Quilp, the epitome of evil in Charles Dickens' The Old Curiosity Shop, seen here with Little Nell, is a dwarf with the head of a giant and a "few discolored fangs" for teeth. But his most grotesque trait is his trick of drinking "boiling tea without winking" and eating "hard eggs, shell and all."
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A satire of women's social discourse in the Queen Anne period depicts six women taking tea in a parlor, with figures on the left signifying hidden emotions and power struggles behind a genteel facade. Circa 1710.
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Demand for domestic tea is so strong that Minto Island Tea Co. continues expanding production. Here, Camellia sinensis is planted on the Salem, Ore., farm. It takes three years for tea plants to mature for harvest.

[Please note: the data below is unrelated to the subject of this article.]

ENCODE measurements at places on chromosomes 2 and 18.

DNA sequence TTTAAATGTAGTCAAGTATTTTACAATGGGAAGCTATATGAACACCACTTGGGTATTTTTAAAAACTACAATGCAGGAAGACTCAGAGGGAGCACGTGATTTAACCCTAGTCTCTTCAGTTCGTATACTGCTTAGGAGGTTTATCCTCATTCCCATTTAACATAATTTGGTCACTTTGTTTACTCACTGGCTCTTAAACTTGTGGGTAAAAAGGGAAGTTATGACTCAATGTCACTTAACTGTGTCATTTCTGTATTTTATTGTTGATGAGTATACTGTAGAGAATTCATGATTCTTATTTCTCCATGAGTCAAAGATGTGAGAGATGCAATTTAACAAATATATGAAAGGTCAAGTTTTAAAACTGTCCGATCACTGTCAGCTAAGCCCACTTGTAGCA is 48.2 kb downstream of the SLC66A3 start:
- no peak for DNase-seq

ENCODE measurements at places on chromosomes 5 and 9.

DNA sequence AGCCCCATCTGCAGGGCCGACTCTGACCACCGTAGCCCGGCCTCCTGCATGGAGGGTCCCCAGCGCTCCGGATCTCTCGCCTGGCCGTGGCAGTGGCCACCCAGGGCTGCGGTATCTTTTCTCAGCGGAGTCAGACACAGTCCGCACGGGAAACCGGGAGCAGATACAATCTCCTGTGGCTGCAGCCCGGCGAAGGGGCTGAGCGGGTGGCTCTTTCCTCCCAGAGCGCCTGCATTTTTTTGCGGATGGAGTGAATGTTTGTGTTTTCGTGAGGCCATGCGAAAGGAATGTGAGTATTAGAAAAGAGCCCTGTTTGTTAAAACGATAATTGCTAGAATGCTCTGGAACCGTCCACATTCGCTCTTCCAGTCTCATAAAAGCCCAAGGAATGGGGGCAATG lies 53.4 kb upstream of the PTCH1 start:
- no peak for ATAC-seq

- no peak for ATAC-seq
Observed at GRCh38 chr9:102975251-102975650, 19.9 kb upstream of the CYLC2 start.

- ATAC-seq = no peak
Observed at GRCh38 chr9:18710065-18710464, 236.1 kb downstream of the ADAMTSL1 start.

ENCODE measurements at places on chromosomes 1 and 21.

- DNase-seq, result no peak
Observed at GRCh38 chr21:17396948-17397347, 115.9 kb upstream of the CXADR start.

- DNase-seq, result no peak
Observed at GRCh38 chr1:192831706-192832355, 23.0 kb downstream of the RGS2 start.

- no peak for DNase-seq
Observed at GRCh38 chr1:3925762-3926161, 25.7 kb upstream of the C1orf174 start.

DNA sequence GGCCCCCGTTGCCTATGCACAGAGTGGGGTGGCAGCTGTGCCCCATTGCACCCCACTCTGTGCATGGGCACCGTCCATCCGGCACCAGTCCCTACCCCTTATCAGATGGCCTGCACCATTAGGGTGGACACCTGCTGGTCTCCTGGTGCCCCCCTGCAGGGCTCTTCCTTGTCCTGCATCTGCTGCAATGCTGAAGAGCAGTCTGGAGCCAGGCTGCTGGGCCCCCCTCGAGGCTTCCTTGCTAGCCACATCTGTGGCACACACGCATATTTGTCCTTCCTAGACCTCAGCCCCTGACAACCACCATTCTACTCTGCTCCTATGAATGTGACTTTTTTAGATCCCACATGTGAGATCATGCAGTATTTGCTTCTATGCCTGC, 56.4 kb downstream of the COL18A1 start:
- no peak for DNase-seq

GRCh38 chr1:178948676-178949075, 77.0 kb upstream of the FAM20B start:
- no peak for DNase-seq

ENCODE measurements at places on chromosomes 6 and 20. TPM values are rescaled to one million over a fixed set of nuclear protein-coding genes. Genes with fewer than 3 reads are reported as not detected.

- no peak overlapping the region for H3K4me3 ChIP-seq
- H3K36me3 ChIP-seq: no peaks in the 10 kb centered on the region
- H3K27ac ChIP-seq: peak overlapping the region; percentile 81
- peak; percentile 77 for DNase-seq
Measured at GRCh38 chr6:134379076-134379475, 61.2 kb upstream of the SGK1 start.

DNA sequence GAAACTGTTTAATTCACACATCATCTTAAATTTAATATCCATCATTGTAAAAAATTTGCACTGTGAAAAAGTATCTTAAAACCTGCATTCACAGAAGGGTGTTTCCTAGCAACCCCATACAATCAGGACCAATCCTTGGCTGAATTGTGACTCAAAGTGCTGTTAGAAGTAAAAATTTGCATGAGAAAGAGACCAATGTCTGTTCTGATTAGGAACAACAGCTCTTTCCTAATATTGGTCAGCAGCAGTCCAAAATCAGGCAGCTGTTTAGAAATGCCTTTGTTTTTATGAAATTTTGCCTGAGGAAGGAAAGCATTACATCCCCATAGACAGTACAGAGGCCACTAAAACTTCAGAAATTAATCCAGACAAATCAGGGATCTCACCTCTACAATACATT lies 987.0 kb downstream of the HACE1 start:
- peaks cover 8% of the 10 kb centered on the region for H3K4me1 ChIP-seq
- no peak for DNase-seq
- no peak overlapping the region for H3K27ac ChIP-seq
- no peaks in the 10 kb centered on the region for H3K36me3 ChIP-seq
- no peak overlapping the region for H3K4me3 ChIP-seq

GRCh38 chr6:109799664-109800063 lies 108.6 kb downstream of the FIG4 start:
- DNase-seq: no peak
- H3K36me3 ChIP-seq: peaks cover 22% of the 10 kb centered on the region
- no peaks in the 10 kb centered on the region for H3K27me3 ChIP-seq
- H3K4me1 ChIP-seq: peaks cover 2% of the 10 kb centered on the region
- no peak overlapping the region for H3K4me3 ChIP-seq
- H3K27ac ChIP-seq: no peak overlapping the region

Courtesy of Minto Island Tea Co.
Pu'er tea is packed in bings at a market in China's Yunnan province. A cake of Pu'er continues to change as it ages, and bits of tea are chipped off in order to brew.
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Sir Thomas Lipton in 1909. Lipton was already a self-made millionaire before he ever entered the tea trade. But by figuring out how to lower the retail cost of tea and standardize his product "direct from the tea gardens," he became much, much richer.
Library of Congress
Workers harvest autumn flush teas on a tea estate in Darjeeling, India. Autumn is the personal favorite flush of many of India's most discerning tea tasters, though these teas remain largely unknown and nearly impossible to find.